Cosmic rays

(Last edited: Saturday, 30 September 2023, 5:48 PM)

Short definition: Cosmic rays are high energy particles that travel through space at nearly the speed of light. Most cosmic rays are represented by atomic nuclei stripped of their atoms.

Detailed definition: Cosmic rays were discovered by Victor Hess in 1912. They originate from the Sun, from the Milky Way, and from distant galaxies. Most cosmic rays (89%) are protons of hydrogen, but some of them are nuclei of helium (around 10%) and other, heavier nuclei. Only about 1% of cosmic rays are lone electrons. Once a cosmic ray reaches the Earth’s atmosphere, it collides with other atoms there and bursts them into different particles, namely pions, muons and neutrinos.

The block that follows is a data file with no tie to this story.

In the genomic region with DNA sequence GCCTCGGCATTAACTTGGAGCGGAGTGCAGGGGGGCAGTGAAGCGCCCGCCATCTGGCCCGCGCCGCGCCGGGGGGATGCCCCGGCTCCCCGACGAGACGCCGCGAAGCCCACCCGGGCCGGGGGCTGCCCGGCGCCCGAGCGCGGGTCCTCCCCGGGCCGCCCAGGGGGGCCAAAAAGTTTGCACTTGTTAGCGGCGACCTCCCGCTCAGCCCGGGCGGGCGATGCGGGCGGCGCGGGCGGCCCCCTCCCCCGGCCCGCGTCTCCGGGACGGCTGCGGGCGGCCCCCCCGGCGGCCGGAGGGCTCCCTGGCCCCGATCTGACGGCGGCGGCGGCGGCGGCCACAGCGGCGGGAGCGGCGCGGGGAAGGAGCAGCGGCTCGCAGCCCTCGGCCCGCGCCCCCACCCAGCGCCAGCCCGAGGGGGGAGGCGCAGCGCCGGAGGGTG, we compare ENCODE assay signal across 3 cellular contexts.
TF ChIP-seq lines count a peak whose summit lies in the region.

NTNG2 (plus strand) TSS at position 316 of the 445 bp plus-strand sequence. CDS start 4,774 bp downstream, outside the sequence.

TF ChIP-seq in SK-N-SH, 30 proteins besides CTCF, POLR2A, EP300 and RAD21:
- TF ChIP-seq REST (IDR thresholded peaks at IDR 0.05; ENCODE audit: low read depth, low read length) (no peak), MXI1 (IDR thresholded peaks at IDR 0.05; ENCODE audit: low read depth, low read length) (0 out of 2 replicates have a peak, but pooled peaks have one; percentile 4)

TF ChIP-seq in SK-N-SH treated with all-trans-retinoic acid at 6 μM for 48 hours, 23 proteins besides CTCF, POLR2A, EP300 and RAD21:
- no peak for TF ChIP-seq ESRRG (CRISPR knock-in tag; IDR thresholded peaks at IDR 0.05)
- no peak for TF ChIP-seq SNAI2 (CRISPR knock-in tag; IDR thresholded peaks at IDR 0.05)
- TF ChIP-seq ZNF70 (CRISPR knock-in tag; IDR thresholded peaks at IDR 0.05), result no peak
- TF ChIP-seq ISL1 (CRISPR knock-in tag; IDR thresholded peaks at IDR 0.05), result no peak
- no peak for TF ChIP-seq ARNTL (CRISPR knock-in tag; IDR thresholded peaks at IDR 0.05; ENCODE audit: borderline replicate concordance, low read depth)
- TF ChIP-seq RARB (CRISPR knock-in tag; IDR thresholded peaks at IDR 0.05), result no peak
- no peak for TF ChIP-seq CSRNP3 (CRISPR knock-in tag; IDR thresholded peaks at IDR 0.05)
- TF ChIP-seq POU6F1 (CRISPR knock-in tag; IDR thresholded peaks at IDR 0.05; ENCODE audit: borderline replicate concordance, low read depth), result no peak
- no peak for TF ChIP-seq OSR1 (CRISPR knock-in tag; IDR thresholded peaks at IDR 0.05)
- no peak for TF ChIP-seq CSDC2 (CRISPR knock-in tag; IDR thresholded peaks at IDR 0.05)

The extremely high energy that cosmic rays have often causes electronics to malfunction: for example, corrupted data in memory devices or incorrect performance in CPUs. Cosmic rays used to be a problem mainly in spacecraft, satellites and high-altitude aircraft, but is becoming a concern in regular electronics too due to transistors becoming smaller in size.

Etymology: Cosmic comes from Ancient Greek κόσμος (kósmos, “order, proper order of the world”). The term ray likely arose because cosmic rays were initially believed to be electromagnetic radiation.

Sample sentence(s): Cosmic rays follow convoluted paths and arrive at the top of the Earth’s atmosphere from all directions.


French: Rayonnement cosmique

German: Kosmische Strahlung

Italian: Raggi cosmici

Polish: Promieniowanie kosmiczne, promienie kosmiczne

Swedish:  Kosmiska partiklar

Links to Videos/Articles:

Cosmic Rays - Introduction. (n.d.).

Friedlander, M. W. (2023, April 21). Cosmic ray | Definition, Types, Effects, & Facts. Encyclopedia Britannica.

Vox. (2019, August 30). The mysterious rays shooting at us from space [Video]. YouTube.

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